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Don't borrow to invest - Views on News from Equitymaster
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  • Jan 12, 2011

    Don't borrow to invest

    Many people try to borrow money to invest in stocks. The reason for this is that it helps one in having more money to buy more of a particular stock. And if one buys more quantity of a stock then the returns would be much higher.

    But, borrowing money to invest in stocks though sounds tempting but is not a very good idea. Yes on the upside the extra capital that comes with the borrowed money does magnify your returns. But on the downside it magnifies the losses.

    Let us see through an example how magnification takes place:

    Suppose an investor intends to invest a total of Rs 1,000 in a particular stock. Say if he contributes Rs 500 from his own capital and borrows the remaining half. Now letís say the stock price goes up by 10%. He earns 10% of Rs 500 on his own capital and another 10% on Rs 500 of the borrowed capital. So total return is Rs 100 as against Rs 50 which is what he would have earned had he not borrowed the funds.

    But there is a catch here. The extra capital (magnifier) comes with an interest cost. The prevailing interest rate for short term funds is high. It can be as high as 20-22% on an annual basis.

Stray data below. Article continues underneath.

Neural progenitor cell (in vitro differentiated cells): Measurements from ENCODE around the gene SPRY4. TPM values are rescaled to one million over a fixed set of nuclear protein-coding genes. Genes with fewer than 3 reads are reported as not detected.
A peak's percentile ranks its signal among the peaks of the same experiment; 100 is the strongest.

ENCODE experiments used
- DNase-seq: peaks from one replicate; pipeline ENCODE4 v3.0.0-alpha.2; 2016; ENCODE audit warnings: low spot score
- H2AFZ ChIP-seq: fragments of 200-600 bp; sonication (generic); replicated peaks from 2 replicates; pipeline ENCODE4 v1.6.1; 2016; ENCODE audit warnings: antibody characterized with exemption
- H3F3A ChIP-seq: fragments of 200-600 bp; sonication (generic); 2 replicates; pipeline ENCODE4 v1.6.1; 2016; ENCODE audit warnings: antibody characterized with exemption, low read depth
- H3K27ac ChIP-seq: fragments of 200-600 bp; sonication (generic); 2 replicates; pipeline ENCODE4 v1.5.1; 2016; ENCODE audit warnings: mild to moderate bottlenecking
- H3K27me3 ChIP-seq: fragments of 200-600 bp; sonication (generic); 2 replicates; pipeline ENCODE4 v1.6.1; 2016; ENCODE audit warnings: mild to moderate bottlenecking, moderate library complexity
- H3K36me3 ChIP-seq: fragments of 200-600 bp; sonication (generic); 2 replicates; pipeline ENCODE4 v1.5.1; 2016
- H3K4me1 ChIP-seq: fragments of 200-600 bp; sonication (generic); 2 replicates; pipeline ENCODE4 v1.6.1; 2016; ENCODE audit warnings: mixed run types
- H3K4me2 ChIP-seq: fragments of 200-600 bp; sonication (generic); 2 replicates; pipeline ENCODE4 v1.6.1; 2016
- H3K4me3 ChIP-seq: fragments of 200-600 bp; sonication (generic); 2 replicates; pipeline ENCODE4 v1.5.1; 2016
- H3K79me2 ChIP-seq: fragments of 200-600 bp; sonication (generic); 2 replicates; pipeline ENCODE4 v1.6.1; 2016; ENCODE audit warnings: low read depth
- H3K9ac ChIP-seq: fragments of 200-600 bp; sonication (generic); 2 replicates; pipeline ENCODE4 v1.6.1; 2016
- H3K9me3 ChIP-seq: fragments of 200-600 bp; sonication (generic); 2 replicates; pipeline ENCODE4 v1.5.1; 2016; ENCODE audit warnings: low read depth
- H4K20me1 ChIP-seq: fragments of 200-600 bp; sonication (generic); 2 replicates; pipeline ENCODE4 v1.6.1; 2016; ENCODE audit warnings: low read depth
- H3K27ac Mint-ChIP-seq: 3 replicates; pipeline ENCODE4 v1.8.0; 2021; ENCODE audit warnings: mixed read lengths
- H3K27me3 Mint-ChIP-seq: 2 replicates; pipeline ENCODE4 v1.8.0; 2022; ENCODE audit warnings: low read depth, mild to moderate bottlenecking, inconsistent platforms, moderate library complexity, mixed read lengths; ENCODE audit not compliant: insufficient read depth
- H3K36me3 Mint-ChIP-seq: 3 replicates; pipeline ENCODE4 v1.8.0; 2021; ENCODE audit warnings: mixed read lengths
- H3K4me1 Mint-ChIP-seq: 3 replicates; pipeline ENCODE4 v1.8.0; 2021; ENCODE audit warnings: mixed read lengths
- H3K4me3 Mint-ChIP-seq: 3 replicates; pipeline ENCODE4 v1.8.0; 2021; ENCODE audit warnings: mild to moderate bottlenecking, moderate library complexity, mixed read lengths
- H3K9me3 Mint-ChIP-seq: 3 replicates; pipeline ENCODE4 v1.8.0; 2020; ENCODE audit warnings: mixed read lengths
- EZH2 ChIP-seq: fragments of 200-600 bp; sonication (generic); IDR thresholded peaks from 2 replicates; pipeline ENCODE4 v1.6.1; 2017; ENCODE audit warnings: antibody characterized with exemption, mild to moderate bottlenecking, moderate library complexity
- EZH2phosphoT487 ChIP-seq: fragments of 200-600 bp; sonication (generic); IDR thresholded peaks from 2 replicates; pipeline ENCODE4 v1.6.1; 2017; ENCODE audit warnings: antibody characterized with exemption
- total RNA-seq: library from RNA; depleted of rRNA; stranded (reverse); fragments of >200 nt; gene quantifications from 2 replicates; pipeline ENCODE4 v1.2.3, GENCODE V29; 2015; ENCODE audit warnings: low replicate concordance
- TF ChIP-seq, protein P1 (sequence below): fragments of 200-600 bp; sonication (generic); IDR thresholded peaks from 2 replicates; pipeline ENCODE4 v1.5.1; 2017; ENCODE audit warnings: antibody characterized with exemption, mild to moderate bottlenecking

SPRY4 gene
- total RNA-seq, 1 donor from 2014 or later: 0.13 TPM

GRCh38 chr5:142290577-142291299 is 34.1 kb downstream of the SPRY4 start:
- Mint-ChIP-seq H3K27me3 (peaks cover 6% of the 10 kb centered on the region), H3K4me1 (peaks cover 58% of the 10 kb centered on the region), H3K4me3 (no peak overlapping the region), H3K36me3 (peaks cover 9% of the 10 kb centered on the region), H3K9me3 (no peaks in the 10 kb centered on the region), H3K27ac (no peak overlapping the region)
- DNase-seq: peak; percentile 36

The borrower is obligated to pay back the borrowed funds along with the interest costs. Mind you this is irrespective of the movement in the stock price. For instance, if you are invested in a stock and the price remains flat for a while, the borrower still has to bear the interest cost thus taking the cost of the investment higher. Therefore, in order to profit from the investment the borrower will have to recover the interest cost as well.

    Even a decent return of 25-30% on a stock will result in lower actual return in the hands of the borrower.

    Letís understand how this works with the help of an example. Suppose the stock goes down instead of going up. Letís say the investor has borrowed money at an interest rate of 10% and invested this amount in a stock that goes down by 20%. This means that the invested amount in the stock is down by 20%. In addition to this, there is the interest burden of 10% as well. So the total loss becomes 30%.

    Apart from the discussed drawbacks, borrowing to invest also exposes investors to a lot of risk. The scariest being the risk of losing more than your own capital you actually invested.

    The risk to wipe off the earnings is a main reason for staying away from borrowed funds. The idea, after all, is to earn better returns on savings not to lose all of it in paying back interest.



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